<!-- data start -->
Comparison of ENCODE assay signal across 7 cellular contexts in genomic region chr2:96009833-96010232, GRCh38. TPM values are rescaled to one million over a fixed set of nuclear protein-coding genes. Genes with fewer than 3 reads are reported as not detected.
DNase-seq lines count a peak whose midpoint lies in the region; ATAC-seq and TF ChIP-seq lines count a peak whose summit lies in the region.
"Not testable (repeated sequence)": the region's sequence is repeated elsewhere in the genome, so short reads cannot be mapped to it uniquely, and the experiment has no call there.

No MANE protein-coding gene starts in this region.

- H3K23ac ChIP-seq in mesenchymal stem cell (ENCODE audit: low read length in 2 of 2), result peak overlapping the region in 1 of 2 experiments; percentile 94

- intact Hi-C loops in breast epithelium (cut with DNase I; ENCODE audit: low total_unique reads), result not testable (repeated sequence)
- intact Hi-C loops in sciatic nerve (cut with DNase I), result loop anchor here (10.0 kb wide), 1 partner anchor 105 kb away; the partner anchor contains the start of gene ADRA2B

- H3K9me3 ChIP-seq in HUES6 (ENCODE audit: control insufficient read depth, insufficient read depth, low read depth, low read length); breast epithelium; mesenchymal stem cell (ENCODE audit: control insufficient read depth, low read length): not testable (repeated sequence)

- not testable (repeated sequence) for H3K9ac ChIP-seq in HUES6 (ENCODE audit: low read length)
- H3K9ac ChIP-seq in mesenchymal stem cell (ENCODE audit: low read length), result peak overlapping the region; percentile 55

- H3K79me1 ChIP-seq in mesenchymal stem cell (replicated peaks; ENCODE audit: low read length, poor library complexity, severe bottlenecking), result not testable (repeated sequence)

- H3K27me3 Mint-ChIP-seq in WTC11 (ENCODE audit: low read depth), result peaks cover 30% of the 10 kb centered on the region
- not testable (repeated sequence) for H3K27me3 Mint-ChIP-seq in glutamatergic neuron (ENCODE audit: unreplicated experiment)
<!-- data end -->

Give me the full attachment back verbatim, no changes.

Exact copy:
Comparison of ENCODE assay signal across 7 cellular contexts in genomic region chr2:96009833-96010232, GRCh38. TPM values are rescaled to one million over a fixed set of nuclear protein-coding genes. Genes with fewer than 3 reads are reported as not detected.
DNase-seq lines count a peak whose midpoint lies in the region; ATAC-seq and TF ChIP-seq lines count a peak whose summit lies in the region.
"Not testable (repeated sequence)": the region's sequence is repeated elsewhere in the genome, so short reads cannot be mapped to it uniquely, and the experiment has no call there.

No MANE protein-coding gene starts in this region.

- H3K23ac ChIP-seq in mesenchymal stem cell (ENCODE audit: low read length in 2 of 2), result peak overlapping the region in 1 of 2 experiments; percentile 94

- intact Hi-C loops in breast epithelium (cut with DNase I; ENCODE audit: low total_unique reads), result not testable (repeated sequence)
- intact Hi-C loops in sciatic nerve (cut with DNase I), result loop anchor here (10.0 kb wide), 1 partner anchor 105 kb away; the partner anchor contains the start of gene ADRA2B

- H3K9me3 ChIP-seq in HUES6 (ENCODE audit: control insufficient read depth, insufficient read depth, low read depth, low read length); breast epithelium; mesenchymal stem cell (ENCODE audit: control insufficient read depth, low read length): not testable (repeated sequence)

- not testable (repeated sequence) for H3K9ac ChIP-seq in HUES6 (ENCODE audit: low read length)
- H3K9ac ChIP-seq in mesenchymal stem cell (ENCODE audit: low read length), result peak overlapping the region; percentile 55

- H3K79me1 ChIP-seq in mesenchymal stem cell (replicated peaks; ENCODE audit: low read length, poor library complexity, severe bottlenecking), result not testable (repeated sequence)

- H3K27me3 Mint-ChIP-seq in WTC11 (ENCODE audit: low read depth), result peaks cover 30% of the 10 kb centered on the region
- not testable (repeated sequence) for H3K27me3 Mint-ChIP-seq in glutamatergic neuron (ENCODE audit: unreplicated experiment)